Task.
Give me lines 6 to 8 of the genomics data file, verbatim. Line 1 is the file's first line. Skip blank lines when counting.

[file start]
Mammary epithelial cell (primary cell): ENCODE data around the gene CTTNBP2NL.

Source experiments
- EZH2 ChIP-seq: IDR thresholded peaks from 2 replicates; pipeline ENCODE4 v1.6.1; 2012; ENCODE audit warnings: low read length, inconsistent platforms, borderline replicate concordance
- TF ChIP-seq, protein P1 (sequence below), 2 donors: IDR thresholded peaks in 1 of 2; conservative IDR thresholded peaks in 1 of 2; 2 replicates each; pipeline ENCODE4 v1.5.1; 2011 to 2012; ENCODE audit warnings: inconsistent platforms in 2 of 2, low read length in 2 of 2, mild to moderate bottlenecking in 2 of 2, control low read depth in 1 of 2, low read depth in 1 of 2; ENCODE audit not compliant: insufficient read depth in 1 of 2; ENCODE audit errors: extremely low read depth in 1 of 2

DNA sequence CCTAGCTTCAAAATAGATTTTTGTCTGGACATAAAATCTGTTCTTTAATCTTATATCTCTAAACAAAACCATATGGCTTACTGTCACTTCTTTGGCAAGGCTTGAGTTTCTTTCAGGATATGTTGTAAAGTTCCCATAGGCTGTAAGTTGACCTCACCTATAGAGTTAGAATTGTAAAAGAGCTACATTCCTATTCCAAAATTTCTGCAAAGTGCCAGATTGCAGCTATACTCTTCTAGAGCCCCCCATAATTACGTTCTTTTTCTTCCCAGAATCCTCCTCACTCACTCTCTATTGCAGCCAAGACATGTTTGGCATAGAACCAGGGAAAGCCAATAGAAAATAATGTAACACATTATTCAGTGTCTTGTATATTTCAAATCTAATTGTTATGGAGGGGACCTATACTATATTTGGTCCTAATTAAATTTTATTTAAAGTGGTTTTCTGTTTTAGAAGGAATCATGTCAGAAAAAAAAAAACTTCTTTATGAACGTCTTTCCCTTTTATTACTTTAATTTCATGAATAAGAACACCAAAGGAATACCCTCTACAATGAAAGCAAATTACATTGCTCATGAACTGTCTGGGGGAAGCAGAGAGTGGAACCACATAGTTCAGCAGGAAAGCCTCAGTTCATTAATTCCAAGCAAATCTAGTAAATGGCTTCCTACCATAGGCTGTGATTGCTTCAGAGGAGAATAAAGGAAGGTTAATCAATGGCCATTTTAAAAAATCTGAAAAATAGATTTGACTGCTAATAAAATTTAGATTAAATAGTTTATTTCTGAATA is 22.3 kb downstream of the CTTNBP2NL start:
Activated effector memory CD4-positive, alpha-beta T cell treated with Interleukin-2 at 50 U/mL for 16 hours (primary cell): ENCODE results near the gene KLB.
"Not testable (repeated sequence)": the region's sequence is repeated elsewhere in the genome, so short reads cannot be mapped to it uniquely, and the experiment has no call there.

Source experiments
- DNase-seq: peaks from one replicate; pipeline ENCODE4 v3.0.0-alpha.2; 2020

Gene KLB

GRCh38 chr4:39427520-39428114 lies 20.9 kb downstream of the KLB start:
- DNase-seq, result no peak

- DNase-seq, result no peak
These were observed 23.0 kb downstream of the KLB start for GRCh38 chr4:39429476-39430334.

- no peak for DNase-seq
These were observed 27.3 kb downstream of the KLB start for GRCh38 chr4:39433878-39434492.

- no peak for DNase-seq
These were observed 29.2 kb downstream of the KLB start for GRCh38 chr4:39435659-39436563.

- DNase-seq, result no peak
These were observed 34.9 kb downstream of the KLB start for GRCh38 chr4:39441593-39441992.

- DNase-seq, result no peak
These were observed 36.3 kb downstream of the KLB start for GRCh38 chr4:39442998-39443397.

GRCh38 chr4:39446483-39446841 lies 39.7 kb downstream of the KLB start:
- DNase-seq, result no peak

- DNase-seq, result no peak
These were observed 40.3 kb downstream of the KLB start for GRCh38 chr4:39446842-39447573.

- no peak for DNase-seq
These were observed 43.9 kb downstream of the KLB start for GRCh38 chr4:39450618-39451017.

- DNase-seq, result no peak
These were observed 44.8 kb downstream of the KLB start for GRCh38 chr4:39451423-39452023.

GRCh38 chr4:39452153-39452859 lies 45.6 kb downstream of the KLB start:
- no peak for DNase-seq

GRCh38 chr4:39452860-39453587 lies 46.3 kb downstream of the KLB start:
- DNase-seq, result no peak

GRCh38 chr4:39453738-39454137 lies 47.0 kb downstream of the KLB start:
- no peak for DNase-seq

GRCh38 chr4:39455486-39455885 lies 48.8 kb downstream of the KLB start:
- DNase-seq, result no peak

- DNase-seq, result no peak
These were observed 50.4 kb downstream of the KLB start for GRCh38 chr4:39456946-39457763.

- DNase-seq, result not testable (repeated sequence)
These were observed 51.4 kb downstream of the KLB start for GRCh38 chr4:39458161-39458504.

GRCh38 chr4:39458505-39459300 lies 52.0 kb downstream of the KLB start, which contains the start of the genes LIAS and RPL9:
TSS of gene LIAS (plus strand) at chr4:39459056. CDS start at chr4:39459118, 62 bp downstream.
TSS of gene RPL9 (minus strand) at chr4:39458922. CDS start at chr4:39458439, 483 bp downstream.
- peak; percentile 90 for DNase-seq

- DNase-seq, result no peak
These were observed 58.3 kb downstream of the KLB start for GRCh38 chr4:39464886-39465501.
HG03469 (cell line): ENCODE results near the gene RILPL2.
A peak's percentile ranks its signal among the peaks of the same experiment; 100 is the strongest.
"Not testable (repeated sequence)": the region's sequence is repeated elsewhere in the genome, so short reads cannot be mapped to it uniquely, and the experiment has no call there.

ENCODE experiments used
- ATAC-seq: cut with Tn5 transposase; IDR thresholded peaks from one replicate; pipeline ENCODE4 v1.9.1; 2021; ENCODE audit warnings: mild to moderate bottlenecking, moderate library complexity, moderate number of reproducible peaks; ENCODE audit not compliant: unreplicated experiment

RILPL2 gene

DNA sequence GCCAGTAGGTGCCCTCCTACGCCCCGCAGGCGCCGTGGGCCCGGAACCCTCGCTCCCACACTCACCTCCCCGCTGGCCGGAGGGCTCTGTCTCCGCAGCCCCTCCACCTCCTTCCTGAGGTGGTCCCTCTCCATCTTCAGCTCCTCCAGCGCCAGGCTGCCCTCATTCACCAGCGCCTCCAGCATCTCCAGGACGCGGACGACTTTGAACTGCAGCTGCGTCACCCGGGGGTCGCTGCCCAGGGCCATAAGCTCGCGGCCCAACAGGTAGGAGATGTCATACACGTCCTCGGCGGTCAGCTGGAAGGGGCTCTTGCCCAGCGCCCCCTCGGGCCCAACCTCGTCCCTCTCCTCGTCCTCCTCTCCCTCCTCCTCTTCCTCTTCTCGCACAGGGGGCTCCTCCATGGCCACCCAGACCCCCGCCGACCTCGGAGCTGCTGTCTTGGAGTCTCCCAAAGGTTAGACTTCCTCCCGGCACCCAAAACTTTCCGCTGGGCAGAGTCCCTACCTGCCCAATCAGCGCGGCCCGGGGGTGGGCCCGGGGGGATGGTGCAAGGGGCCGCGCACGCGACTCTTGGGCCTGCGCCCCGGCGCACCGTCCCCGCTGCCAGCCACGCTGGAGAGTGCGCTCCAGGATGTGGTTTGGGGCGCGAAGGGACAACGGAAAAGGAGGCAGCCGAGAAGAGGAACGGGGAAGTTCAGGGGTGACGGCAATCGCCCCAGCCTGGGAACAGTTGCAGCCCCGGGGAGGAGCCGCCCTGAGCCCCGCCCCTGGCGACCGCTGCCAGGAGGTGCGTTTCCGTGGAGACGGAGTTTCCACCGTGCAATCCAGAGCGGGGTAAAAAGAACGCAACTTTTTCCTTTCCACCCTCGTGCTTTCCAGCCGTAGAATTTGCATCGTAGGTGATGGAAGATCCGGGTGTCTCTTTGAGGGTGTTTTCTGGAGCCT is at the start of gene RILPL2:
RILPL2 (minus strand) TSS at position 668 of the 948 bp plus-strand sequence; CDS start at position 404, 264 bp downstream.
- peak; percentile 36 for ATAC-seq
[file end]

Activated effector memory CD4-positive, alpha-beta T cell treated with Interleukin-2 at 50 U/mL for 16 hours (primary cell): ENCODE results near the gene KLB.
"Not testable (repeated sequence)": the region's sequence is repeated elsewhere in the genome, so short reads cannot be mapped to it uniquely, and the experiment has no call there.

Source experiments